Art Theft: One Of The Most Intriguing and Famous Cases in History



Art theft is an ancient and complex criminal activity. When you take a look at the some of the most famous cases of art thefts in history, you see completely planned operations that involve art dealerships, art fakers, mobsters, ransoms, and countless dollars. Here you can check out about some of the most popular cases of art theft in the history.

The First Theft:
The very first recorded case of art theft was in 1473, when two panels of altarpiece of the Last Judgment by the Dutch painter Hans Memling were stolen. While the triptych was being transported by ship from the Netherlands to Florence, the ship was assaulted by pirates who took it to the Gdansk cathedral in Poland. Nowadays, the piece is shown at the National Museum in Gdansk where it was recently moved from the Basilica of the Assumption.

One Of The Most Famous Theft:
The most well-known story of art theft involves among the most popular paintings in the world and one of the most popular artists in history as a suspect. In the night of August 21, 1911, the Mona Lisa was taken from the Louver. Not long after, Pablo Picasso was detained and questioned by the cops, but was released rapidly.

It turned out that the 30 × 21 inch painting was taken by one of the museum workers by the name of Vincenzo Peruggia, who simply brought it concealed under his coat. The crime was carefully conducted by a well-known con man, Eduardo de Valfierno, who was sent out by an art faker who meant to make copies and sell them as if they were the initial painting.

While Yves Chaudron, the art faker, was hectic producing copies for the famous work of art, Mona Lisa was still hidden at Peruggias apartment or condo. After 2 years where Peruggia did not speak with Chaudron, he attempted to make the very best from his stolen great. Ultimately, Peruggia was caught by the cops while trying to sell the painting to an art dealership from Florence, Italy. The Mona Lisa was returned to the Louver in 1913.

The https://www.spokeo.com/Kurt-Criter Biggest Theft in the U.S.A:
The greatest art theft in United States occurred at the Isabella Stewart Gardner Museum. On the night of March 18, 1990, a group of thieves wearing cops uniforms burglarized http://kurtcriter.brandyourself.com/Links the museum and took thirteen paintings whose cumulative worth was estimated at around 300 million dollars. The thieves took two paintings and one print by Rembrandt, and works of Vermeer, Manet, Degas, Govaert Flinck, in addition to a French and a Chinese artifact.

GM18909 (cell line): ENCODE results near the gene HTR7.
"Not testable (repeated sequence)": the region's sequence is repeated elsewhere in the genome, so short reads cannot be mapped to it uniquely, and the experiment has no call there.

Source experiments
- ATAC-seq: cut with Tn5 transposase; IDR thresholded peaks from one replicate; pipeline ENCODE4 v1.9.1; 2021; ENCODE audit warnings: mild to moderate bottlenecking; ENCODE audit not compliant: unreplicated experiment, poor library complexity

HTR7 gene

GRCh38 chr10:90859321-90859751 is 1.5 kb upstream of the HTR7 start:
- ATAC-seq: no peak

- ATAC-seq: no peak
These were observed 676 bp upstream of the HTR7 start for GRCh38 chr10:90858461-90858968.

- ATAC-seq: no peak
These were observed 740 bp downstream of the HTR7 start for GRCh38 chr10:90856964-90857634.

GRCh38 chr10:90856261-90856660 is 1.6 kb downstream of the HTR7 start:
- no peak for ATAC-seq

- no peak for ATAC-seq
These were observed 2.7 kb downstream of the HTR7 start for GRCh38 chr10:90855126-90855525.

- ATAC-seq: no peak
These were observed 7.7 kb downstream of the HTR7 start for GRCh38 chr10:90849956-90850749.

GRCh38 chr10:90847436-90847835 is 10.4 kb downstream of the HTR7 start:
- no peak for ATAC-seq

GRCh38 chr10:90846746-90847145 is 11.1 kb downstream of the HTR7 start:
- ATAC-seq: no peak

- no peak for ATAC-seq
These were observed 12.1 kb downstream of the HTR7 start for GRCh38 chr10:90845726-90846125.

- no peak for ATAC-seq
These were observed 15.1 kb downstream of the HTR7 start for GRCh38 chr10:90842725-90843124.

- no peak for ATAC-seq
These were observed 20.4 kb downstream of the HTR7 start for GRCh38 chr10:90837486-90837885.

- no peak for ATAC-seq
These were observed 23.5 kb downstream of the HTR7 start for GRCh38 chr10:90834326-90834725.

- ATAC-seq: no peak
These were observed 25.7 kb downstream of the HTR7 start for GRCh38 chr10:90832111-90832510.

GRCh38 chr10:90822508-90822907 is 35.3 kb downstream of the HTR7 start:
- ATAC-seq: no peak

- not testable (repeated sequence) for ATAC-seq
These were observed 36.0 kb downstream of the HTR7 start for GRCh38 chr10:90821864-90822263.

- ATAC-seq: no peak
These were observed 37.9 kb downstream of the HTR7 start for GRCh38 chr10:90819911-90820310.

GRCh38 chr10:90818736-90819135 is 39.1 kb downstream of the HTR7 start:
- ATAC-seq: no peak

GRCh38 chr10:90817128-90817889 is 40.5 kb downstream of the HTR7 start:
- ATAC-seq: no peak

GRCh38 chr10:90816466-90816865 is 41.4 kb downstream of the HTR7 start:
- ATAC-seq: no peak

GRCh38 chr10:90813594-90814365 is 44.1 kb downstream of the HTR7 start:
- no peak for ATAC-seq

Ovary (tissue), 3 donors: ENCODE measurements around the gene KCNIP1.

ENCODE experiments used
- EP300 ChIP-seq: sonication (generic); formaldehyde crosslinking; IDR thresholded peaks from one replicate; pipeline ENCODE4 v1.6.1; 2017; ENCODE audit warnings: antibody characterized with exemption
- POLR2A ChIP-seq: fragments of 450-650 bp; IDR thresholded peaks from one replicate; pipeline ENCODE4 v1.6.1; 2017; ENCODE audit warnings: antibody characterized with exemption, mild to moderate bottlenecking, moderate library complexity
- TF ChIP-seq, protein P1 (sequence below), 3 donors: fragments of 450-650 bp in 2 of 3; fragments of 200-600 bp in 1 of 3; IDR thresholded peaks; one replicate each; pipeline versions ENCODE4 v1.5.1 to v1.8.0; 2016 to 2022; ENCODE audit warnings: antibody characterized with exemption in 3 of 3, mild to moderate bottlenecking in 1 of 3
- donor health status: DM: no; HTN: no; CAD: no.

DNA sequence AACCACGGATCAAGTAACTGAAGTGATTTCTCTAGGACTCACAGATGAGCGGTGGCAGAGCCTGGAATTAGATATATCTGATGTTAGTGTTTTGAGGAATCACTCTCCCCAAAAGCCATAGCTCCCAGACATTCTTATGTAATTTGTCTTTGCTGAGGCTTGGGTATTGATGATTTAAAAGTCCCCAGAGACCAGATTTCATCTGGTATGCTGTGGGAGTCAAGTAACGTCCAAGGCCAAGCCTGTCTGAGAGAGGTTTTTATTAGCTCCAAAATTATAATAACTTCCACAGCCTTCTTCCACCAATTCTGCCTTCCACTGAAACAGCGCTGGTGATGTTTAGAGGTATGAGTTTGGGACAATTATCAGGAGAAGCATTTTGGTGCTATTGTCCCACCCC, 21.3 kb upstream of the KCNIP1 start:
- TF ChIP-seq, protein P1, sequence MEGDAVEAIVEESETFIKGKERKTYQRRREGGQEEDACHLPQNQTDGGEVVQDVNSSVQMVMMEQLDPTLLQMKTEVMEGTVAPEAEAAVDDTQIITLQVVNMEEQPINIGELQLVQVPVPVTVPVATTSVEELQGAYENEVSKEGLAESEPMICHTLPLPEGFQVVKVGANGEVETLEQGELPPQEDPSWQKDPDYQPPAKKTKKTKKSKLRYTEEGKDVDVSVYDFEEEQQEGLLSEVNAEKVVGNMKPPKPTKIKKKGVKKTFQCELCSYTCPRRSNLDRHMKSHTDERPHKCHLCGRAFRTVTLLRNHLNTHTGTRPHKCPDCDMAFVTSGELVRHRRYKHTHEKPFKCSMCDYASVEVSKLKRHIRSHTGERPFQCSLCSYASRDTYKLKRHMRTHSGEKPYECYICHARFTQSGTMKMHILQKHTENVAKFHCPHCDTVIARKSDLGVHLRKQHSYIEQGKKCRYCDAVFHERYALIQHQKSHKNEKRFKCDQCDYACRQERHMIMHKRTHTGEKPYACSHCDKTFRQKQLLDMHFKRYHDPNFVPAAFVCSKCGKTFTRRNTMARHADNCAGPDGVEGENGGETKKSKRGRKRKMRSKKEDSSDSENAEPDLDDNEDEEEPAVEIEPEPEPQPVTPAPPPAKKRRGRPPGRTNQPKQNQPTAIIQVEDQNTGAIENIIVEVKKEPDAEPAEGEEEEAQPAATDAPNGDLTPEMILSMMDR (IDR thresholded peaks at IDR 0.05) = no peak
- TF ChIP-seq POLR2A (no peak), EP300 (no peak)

As of yet, none of the paintings have been discovered and the case is still unsolved. Inning accordance with recent reports, the FBI are examining the possibility that the Boston Mob in addition to French art dealerships are linked to the criminal activity.

The Scream:
The painting by Edvard Munchs, The Scream, is probably the most looked for after painting by art burglars in history. It has actually been taken twice and was just just recently recovered. In 1994, throughout the Winter Season Olympics in Lillehammer, Norway, The Scream was taken from an Oslo gallery by 2 burglars who broke through an open window, set off the alarm and left a note saying: thanks for the bad security.

3 months later, the holders of the painting approached the Norwegian Federal government with an offer: 1 million dollars ransom for Edvard Munchs The Scream. The Federal government turned down the offer, but the Norwegian police teamed up with the British Authorities and the Getty Museum to organize a sting operation that revived the painting to where it belongs.

While Museum authorities waiting for the burglars to demand ransom loan, reports declared that both paintings were burned to hide proof. Ultimately, the Norwegian authorities discovered the two paintings on August 31, 2006 but the facts on how they were recovered are not understood.


When you look at the some of the most popular cases of art thefts in history, you see completely prepared operations that involve art dealers, art fakers, mobsters, ransoms, and millions of dollars. The most famous story of art theft involves one of the most well-known paintings in the Kurt Criter world and one of the most well-known artists in history as a suspect. The crime was carefully performed by a infamous con male, Eduardo de Valfierno, who was sent out by an art faker who planned to make copies and offer them as if they were the original painting.

Eventually, Peruggia was caught by the police while attempting to offer the painting to an art dealership from Florence, Italy. The painting by Edvard Munchs, The Scream, is most likely the most looked for after painting by art thieves in history.

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